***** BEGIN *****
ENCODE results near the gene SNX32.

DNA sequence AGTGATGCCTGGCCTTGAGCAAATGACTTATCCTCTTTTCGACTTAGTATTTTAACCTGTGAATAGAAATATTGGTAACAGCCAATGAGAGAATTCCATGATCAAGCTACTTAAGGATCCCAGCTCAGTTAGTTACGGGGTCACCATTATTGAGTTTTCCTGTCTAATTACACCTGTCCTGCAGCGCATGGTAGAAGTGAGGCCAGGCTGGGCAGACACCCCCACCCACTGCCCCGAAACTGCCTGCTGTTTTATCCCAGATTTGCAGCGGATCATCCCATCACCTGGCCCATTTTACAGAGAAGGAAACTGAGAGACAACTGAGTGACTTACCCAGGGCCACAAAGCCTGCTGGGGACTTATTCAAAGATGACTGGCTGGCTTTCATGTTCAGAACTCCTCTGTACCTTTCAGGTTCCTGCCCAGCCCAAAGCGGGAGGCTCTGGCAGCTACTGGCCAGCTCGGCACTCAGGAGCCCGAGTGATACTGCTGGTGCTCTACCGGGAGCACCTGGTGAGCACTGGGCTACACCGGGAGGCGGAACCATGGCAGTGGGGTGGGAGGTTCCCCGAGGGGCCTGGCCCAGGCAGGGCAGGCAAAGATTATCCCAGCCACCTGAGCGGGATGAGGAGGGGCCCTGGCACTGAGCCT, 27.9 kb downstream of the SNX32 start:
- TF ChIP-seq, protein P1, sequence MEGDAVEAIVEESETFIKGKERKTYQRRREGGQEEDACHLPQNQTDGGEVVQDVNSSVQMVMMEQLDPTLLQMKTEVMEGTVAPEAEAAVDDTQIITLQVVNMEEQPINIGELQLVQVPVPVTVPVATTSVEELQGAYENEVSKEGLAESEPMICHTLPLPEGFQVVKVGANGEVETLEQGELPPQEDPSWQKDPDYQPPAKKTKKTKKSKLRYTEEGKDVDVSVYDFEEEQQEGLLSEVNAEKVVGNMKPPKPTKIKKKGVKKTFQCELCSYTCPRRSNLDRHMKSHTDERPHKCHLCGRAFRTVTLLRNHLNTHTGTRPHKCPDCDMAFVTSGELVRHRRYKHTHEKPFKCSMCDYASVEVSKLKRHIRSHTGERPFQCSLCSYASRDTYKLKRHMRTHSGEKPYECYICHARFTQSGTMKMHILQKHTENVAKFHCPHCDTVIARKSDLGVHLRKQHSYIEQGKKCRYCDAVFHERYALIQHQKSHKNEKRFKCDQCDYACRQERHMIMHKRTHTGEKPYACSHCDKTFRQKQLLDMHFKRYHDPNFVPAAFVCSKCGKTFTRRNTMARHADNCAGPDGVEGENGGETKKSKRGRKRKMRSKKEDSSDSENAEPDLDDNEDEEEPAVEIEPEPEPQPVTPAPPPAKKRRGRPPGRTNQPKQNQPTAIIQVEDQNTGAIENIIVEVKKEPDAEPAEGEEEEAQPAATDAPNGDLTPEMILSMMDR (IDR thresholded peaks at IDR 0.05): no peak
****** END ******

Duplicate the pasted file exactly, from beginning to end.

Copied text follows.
ENCODE results near the gene SNX32.

DNA sequence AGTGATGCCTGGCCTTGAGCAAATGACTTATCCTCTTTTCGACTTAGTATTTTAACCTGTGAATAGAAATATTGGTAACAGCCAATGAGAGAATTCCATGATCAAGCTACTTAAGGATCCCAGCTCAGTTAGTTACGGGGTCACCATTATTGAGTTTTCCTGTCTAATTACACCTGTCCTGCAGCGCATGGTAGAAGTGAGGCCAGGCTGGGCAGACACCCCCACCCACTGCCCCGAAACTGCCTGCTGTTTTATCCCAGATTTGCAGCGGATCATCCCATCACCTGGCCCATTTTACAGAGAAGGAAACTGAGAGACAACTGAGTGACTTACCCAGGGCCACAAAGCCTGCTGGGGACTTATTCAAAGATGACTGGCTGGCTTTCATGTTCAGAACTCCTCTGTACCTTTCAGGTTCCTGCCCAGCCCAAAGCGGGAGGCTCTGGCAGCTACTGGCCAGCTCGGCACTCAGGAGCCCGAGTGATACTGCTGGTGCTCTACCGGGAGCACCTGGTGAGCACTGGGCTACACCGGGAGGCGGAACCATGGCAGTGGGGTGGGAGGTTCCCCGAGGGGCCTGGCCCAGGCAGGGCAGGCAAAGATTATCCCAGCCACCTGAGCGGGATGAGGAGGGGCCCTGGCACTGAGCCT, 27.9 kb downstream of the SNX32 start:
- TF ChIP-seq, protein P1, sequence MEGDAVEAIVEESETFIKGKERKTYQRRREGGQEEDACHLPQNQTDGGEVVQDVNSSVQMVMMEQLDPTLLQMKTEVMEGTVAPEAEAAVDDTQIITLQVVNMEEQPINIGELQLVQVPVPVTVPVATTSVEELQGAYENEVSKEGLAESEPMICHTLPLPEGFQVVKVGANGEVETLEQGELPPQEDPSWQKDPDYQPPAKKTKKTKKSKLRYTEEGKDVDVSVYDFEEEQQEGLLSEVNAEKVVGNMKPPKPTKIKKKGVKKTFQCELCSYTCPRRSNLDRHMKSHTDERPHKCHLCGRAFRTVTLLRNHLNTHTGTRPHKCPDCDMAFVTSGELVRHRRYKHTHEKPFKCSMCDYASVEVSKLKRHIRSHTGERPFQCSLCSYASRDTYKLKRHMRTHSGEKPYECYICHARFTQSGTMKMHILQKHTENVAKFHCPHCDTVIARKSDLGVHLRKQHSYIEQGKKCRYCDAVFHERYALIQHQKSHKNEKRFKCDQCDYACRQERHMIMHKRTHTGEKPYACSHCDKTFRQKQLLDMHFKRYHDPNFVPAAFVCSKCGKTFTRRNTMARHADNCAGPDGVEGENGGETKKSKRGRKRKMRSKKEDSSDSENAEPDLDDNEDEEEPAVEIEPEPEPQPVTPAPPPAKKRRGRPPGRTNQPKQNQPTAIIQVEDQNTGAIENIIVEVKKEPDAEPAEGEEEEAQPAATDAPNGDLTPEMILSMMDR (IDR thresholded peaks at IDR 0.05): no peak